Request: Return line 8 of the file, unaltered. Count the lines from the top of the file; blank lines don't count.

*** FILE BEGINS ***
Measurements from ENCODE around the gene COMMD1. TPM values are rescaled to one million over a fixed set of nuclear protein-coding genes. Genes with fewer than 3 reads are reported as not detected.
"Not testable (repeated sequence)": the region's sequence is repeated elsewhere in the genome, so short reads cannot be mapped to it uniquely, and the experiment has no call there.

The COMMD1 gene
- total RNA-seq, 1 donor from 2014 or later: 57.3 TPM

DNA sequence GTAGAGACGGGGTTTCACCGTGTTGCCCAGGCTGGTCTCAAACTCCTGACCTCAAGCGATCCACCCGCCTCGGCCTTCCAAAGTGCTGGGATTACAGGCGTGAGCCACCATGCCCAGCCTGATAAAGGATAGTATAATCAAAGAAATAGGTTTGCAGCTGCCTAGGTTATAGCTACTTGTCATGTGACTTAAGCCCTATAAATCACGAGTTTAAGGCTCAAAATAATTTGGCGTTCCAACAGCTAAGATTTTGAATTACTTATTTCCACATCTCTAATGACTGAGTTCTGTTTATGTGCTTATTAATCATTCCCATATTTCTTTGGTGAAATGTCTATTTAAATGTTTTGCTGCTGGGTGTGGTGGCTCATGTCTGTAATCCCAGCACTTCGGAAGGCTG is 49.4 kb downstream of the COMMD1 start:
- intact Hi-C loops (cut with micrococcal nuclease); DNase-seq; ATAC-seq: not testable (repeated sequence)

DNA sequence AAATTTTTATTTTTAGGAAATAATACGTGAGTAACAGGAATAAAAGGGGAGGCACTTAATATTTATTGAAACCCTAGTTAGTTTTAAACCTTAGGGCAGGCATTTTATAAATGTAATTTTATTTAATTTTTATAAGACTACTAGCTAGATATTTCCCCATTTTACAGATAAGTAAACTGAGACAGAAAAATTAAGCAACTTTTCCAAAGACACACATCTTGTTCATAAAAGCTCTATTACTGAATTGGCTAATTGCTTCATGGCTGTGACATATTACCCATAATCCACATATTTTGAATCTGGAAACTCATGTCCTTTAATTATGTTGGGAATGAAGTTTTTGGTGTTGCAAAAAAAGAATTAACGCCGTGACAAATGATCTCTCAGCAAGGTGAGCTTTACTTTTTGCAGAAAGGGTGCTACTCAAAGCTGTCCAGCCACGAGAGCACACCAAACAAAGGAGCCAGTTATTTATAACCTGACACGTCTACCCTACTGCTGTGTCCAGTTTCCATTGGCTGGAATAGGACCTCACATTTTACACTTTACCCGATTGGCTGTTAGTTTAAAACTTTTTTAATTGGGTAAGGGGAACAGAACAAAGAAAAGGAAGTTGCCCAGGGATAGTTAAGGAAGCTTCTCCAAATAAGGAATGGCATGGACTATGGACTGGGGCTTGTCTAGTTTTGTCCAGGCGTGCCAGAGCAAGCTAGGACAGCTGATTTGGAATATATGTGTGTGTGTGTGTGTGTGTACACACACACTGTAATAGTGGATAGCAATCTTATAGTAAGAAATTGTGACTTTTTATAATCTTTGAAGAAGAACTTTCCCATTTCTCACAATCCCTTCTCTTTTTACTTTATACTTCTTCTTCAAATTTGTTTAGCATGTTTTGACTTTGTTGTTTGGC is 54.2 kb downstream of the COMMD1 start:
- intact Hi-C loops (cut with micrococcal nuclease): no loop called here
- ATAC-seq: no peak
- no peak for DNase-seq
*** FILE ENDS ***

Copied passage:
- intact Hi-C loops (cut with micrococcal nuclease): no loop called here